Dréan: “I remember an LP at a conference a few years ago saying, ‘We’re so glad to be invested in an industry where 70% of the members are top-quartile.’ I think you can always be top-quartile of something. Finding comparables can be difficult, so you have to take a thoughtful approach to finding a peer group.”
Zenni: “I think a lot of the data can be noise. It’s hard to find pure apples-to-apples comparisons. But you do have to take what you can find. I think in the PE world it’s not as complicated because IRR is IRR, cash flow is cash flow.”
If some funds are engaging in interim inflation, how much comfort can LPs gain from performance relative to peers?
Gredil: “In our paper we compared funds against their cohorts, so that any macro factors would be muted out. If you’re looking at 2006, I think it is reasonable to assume that LPs knew they were giving money when the market was hot. So if you’re looking at a group of funds that all lived through a challenging period, that’s going to help everyone on a relative basis. We do, however, see in some of our studies that performance inflation is most pronounced when it is challenging for everyone to raise a fund.”
Zenni: “Relative performance helps a lot. I think the biggest problem LPs have today is finding managers that truly do deliver equity-like returns. So LPs are looking for relative performance and if you can demonstrate solid equity-like returns over a period of time – in our case it’s 14 years – you get a following and you get solid institutional support. That’s a little different from knocking on doors and looking for capital. It’s a very different proposition if you already have strong relative performance.”
Johnson: “We always keep an eye on this across our portfolio – is everyone falling apart or just one GP? Who is doing well? Did someone get too far away from core style? You have to look at all the factors. At SURS we are in the process of changing our asset allocations, so this is front of mind for us. If someone does make a bad bet, you have to take that on a case-by-case basis. Was it just a one-time thing, or is it the whole business? But you also have to look beyond the numbers sometimes. If you get so far you’re down to the last two funds in the same strategy, where do you go? Sometimes it is a beauty contest. If everything else is equal, where do you go? Reputation will be a factor but only a factor. If they’ve made it to being in front of me, they’re pretty good. They’ve made the cut. So you have to go with the human factors.”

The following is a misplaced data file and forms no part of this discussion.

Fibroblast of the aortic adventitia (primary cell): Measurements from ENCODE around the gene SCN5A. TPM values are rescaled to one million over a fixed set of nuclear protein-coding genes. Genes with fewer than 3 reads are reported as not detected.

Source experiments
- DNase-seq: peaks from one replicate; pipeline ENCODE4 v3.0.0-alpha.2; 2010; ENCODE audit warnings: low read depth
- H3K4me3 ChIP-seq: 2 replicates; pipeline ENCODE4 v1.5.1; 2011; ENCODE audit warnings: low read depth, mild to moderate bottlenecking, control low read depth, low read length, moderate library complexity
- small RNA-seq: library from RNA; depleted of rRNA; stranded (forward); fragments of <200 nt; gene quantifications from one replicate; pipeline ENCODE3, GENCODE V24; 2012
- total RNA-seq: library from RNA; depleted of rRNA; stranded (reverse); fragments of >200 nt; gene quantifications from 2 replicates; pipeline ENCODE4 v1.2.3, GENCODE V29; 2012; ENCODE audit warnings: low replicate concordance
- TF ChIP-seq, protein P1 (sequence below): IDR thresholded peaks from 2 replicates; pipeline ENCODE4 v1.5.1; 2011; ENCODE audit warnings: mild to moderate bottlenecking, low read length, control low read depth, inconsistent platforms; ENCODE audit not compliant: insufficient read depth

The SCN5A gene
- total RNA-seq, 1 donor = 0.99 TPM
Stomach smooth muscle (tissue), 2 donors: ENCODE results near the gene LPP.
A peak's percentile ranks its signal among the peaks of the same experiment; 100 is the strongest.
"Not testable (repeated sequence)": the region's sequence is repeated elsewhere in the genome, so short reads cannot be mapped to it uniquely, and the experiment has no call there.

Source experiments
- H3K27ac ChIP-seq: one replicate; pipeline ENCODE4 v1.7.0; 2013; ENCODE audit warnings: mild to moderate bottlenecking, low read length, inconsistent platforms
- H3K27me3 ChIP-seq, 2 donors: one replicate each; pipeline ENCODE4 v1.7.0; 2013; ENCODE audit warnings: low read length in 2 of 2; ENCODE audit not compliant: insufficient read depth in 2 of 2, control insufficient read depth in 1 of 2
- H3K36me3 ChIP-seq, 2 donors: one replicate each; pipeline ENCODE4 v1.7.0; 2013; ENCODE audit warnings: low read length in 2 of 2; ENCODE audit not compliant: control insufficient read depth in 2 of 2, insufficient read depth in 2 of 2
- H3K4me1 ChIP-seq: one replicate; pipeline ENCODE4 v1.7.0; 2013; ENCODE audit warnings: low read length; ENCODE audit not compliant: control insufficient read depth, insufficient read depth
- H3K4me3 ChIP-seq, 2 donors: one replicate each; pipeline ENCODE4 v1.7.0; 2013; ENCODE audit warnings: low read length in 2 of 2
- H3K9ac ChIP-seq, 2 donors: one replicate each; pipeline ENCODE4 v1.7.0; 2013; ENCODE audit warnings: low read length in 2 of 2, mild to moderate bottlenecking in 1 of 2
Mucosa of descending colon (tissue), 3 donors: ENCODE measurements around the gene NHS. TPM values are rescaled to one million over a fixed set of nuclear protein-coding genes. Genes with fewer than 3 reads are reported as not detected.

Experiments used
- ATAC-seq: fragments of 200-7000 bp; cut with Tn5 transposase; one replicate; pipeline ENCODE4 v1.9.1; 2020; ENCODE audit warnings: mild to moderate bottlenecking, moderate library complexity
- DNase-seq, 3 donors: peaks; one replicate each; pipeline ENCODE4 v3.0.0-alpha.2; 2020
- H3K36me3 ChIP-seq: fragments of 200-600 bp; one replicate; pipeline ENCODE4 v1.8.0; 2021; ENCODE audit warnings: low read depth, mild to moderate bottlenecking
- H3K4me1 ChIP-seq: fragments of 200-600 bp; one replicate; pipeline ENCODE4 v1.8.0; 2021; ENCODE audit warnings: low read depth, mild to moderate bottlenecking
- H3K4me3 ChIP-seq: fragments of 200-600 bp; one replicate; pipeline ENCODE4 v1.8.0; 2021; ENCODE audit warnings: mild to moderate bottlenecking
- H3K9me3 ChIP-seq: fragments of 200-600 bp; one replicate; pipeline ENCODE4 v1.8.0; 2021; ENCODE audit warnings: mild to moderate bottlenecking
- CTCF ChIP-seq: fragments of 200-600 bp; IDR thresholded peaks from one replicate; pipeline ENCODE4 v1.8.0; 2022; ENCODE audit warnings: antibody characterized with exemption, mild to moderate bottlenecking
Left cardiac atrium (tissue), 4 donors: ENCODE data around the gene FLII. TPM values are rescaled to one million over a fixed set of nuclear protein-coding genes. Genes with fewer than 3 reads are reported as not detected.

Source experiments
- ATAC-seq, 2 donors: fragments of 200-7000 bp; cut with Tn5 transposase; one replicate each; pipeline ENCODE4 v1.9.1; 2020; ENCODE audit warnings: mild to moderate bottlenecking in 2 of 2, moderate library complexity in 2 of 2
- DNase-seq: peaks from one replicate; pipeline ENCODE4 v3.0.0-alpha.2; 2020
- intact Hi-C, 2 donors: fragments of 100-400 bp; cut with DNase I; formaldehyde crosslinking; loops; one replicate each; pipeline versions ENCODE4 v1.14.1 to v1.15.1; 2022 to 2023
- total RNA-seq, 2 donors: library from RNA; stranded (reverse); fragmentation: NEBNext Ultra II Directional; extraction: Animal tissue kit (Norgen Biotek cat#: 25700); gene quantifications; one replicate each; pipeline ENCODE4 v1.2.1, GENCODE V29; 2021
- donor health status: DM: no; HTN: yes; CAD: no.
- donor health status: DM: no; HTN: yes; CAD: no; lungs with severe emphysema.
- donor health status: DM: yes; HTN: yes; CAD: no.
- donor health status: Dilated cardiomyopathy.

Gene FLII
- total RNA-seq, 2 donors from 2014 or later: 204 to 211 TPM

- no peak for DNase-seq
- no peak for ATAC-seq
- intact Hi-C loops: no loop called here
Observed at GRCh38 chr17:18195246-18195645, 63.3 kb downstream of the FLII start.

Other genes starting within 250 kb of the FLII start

For GPs that don’t yet have the reputation behind them or that aren’t raising mega-funds, is it fair to say that they have an incentive to be as good at being salespeople as they are at picking companies in order to build up fund size?
Yasuda: “I think that goes to the crux of what we are seeing here. I think the hardest place to be is the middle guy, because investors can’t easily tell if you are middle because you choose to be or because you failed at being big. So there is always a nagging doubt among investors about your growth trajectory. And that’s fascinating because investors have a point, and managers have a tougher time showing that they are there by choice. If you can buy a billion-dollar company and turn it around, there are fewer reasons to believe that you can’t turn a $10bn company around.
“Whereas for VCs, the contrast is very interesting. With the VC you can convincingly argue that you’re best at being at the accelerator level, and being good at spotting the early-stage company. If you are best at picking those companies, you can’t really quadruple the size of your investments and convincingly call it a start-up. But with a buyout fund, if some of the middle guys are staying there by choice because they are best at the middle, they are still more pressured to show differentiation there. That’s a hard place to be.”
Gredil: “Based on our paper specifically, it pays to be transparent and not send mixed signals to LPs. It’s possible that you can be a good firm and just be unlucky at certain points, which is also why reputations count. Whether GPs think it’s important or not, they have to communicate clearly with investors.”
Zenni: “For us, it’s less about salesmanship and more of a mapping-out of what we do versus other players. LPs aren’t going to get sold on anything. They are intelligent: they know the inner workings of firms like ours. It’s a matter of explaining how our firm is different from others. We focus on turnarounds, so we are very transparent about how we have fixed a company and what was the value creation along the way; it’s not as much about selling something.”
Dréan: “As a placement agent, if you want to be around for a long time, the only word that counts is ‘transparency’. We ask our GP clients to tell us about the worst story so it doesn’t come up during fundraising. LPs will look under every rock, so not being transparent from the beginning will create problems. Every GP has a few skeletons, but you have to be transparent about what they are because LPs will ask. The fundraising market today is quite competitive. If you want to stick around, you had better stick to transparency and to truth.”